Incredible though it may sound there are signs that Tehran may be preparing for a military confrontation with the United States, and has convinced itself that it could win.
The first sign came last June with the election of Mahmoud Ahmadinejad as president of the Islamic Republic, an event that completed the conquest of all levers of power by the most radical elements of the establishment.
Since then the revolutionary factions have conducted a little publicized purge of the military, the security, the civil service, and state-owned corporations and media.
The most significant purges have affected the military high command.
Among those replaced are the defense minister, the commander-in-chief of the regular army and his four deputies, 11 senior commanders of the Islamic Revolutionary Guard Corps (IRGC), and five commanders of the paramilitary Mobilization of the Dispossessed. Some of the purged officers have been “parked” in a mysterious new organ called “The Defense Guidance Commission” attached to the office of the “Supreme Guide” Ayatollah Ali Khamenehi.
The minister of intelligence and security and the minister of the interior, who controls the police and the gendarmerie, have also been replaced.
Another sign that Tehran may be preparing for war is the appointment of military officers to posts normally held by civilians, such as governors, mayors and directors of major public corporations.
But, perhaps, the surest sign yet is the military build up under way in the five provinces bordering Iraq. The region, with a population of 20 millions, has been put under the control of the IRGC which has also taken over units of the regular army, including the 88th Division, and the border police. Iran is estimated to have 250,000 troops in the area, its biggest military build-up since the end of the Iran-Iraq war in 1988.
One of the first acts of the new Cabinet led by Ahmadinejad was to approve an “emergency” fund of $700 million to be disbursed at the discretion of “the supreme guide” for “sacred defense purposes.”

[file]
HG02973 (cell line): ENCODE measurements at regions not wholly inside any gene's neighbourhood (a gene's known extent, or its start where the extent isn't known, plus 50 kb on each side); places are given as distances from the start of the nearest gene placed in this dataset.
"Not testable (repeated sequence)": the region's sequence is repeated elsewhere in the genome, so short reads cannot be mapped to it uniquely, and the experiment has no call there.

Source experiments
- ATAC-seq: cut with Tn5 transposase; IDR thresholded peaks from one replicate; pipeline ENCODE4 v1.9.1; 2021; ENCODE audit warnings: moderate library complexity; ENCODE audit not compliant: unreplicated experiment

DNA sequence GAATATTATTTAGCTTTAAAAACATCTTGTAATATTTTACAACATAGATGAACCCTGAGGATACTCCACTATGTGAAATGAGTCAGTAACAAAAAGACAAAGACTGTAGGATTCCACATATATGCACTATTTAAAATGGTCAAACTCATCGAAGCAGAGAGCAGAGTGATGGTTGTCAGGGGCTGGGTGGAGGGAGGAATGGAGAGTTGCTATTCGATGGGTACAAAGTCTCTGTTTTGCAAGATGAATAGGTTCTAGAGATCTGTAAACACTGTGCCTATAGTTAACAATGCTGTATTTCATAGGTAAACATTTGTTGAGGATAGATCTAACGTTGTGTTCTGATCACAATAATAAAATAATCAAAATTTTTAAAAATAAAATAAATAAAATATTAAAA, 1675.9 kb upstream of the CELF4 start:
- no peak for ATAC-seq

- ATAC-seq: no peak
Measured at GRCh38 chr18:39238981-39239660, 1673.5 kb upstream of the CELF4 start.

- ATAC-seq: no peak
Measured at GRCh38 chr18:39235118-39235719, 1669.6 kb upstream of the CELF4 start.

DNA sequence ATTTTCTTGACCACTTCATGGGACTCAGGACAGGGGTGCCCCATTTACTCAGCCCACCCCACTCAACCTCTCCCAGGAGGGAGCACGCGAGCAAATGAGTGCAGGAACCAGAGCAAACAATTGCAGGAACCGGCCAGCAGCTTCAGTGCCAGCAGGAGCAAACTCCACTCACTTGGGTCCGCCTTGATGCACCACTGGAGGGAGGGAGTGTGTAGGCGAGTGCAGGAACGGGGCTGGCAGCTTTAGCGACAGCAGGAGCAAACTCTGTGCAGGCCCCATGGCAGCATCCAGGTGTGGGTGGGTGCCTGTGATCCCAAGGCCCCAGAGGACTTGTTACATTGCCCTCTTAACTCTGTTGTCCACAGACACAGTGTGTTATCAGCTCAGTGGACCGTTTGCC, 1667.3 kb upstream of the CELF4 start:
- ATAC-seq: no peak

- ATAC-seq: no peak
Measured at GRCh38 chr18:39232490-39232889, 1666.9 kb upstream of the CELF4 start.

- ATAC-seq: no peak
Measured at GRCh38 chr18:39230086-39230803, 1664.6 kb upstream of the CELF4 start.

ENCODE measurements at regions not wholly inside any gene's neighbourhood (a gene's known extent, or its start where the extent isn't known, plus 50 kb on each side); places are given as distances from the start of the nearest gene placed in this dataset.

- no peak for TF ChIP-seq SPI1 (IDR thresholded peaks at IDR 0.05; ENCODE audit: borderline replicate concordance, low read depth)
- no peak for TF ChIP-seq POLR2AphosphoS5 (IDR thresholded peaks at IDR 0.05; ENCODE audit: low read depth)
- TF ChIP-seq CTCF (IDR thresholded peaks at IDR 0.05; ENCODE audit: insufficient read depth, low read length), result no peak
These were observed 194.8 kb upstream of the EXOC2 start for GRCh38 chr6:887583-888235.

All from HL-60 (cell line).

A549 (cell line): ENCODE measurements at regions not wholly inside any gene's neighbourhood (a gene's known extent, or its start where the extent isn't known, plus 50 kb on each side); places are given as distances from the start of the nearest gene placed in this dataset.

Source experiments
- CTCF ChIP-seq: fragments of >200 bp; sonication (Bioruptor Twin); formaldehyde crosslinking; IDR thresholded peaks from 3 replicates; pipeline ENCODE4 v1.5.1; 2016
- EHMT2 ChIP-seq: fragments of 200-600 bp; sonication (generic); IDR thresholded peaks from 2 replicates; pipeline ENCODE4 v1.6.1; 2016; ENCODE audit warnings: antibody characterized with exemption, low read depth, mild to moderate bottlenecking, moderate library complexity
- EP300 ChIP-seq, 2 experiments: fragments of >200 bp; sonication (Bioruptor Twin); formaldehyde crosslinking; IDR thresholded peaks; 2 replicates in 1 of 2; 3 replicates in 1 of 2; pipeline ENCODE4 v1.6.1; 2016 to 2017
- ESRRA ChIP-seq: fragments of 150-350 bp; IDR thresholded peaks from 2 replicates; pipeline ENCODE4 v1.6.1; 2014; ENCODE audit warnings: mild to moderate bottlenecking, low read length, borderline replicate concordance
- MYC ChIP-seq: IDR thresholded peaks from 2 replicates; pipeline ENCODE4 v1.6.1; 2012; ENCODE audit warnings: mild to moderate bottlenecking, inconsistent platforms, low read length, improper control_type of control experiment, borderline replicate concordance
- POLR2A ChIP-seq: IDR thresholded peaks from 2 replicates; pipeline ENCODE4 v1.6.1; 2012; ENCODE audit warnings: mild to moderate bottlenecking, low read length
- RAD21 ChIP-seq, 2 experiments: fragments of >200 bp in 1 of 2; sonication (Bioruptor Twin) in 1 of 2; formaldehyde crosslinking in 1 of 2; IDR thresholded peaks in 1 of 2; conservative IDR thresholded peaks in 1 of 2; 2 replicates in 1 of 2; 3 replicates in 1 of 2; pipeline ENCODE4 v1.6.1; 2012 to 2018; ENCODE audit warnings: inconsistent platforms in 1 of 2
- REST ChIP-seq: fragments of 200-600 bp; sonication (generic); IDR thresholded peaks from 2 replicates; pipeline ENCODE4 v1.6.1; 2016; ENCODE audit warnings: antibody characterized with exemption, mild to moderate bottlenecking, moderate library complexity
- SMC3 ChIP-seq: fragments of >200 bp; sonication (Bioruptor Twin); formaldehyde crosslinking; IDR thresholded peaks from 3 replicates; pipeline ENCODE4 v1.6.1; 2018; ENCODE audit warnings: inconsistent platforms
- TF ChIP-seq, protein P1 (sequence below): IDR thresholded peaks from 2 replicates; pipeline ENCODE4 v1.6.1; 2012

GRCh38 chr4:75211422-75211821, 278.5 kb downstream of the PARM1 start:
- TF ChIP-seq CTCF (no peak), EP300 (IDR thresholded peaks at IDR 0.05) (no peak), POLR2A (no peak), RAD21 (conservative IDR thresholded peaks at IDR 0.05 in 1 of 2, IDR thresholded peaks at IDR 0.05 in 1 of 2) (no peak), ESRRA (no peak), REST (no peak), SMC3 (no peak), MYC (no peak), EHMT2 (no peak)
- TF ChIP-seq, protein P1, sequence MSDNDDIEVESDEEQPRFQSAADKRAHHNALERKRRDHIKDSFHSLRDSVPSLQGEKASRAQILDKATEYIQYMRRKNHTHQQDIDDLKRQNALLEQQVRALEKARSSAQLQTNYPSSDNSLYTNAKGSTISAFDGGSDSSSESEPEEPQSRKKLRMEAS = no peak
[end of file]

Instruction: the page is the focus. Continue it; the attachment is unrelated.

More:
The new administration has also decided to speed up defense disbursements under a five-year plan approved by Khamenehi last year. The plan aims at doubling the military budget by 2010. But it now seems that, thanks to rising oil revenues, most of the plan could be completed by 2008.
In the past few weeks top regime figures, including Khamenehi and Ahmadinejad, have made a series of unscheduled visits to Mash’had, Iran’s second largest city. One curious fact revealed during these visits is that a bunker-like structure to house the “supreme guide” is being completed close to the “holy shrine” of Reza, the eighth imam. The complex could also house the top echelon of government, including the president, the Cabinet and members of the Islamic Majlis (Parliament).
The choice of Mash’had is not accidental. The city is located 1,000 km from Tehran and thus as far as possible inside Iran from American fire power in Iraq and the Gulf. The US is also expected to shrink from attacks against the Mash’had bunker for fear of collateral damage to the “holy shrine” of the imam a few hundred yards away.
The summer’s comings-and-goings in Mash’had have provoked rumors that Khamenehi plans to appoint Abbas Va’ez Tabasi, the mulla who runs the eighth imam’s foundation, as “deputy supreme guide”, just in case!
The belief that the Americans would not attack sites close to “holy shrines’ has also led to the creation of a massive new military base at Fadak, a suburb of the “holy city” of Qom where the eighth imam’s sister is buried, south of Tehran. Work on the base that covers an area of 7.2 square km started in August.
Piecing together the bits of the jigsaw one may guess the outline of Tehran’s scenario for what it believes is an inevitable clash with the US:
• The diplomatic tussle over Iran’s nuclear plans goes to the Security Council that will fail to take a decision thanks to Russian and Chinese vetoes.